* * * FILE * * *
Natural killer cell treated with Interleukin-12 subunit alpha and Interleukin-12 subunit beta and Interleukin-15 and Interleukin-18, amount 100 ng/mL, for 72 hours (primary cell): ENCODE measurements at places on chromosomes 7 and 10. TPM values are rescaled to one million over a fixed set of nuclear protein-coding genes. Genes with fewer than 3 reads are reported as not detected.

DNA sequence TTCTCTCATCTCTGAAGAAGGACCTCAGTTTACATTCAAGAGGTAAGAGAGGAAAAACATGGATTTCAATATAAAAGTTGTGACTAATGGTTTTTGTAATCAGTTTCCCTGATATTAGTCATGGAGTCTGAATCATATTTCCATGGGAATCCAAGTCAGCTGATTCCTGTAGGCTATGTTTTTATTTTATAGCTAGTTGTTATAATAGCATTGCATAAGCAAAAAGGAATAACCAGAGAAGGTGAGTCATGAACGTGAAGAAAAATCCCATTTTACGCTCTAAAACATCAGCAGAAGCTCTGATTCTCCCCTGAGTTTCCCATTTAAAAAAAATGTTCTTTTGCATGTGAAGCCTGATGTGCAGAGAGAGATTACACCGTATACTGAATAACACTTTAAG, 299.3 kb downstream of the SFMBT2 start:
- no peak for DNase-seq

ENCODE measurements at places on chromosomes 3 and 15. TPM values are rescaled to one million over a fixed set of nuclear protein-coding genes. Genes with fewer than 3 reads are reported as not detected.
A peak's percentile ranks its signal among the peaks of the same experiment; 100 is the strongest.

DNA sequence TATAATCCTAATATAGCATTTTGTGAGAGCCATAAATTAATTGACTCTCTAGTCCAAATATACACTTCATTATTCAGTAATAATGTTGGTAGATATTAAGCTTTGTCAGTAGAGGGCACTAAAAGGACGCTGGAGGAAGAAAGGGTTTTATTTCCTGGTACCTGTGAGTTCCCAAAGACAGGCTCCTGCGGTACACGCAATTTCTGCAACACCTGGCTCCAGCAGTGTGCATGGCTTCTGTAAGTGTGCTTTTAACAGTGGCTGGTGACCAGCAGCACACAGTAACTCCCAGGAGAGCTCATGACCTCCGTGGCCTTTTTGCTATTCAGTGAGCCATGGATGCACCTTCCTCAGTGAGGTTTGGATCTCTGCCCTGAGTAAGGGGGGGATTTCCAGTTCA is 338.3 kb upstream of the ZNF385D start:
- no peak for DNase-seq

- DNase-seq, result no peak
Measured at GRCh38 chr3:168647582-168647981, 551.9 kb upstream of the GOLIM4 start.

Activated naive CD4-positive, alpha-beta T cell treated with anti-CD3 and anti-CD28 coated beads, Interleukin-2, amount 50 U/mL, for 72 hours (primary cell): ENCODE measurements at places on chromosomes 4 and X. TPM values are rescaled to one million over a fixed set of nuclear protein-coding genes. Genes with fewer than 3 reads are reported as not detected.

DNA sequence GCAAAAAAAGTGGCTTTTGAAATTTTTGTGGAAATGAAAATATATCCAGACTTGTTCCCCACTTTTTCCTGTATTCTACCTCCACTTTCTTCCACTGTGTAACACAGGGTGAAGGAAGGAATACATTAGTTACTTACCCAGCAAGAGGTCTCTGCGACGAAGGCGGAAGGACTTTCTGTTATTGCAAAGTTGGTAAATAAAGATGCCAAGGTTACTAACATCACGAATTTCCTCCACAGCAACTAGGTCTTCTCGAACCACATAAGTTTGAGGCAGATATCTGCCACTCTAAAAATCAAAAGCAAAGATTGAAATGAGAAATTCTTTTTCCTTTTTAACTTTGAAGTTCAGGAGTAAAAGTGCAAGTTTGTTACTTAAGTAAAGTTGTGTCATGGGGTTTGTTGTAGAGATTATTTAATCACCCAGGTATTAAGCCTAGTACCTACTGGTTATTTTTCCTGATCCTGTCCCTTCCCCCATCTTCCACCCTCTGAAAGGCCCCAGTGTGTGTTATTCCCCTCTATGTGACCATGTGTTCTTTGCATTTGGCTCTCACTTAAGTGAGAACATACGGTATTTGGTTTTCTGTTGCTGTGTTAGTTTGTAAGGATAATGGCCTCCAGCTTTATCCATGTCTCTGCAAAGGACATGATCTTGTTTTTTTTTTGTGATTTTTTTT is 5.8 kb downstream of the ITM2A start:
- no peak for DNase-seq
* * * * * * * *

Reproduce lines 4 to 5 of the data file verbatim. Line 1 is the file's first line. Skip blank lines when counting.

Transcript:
ENCODE measurements at places on chromosomes 3 and 15. TPM values are rescaled to one million over a fixed set of nuclear protein-coding genes. Genes with fewer than 3 reads are reported as not detected.
A peak's percentile ranks its signal among the peaks of the same experiment; 100 is the strongest.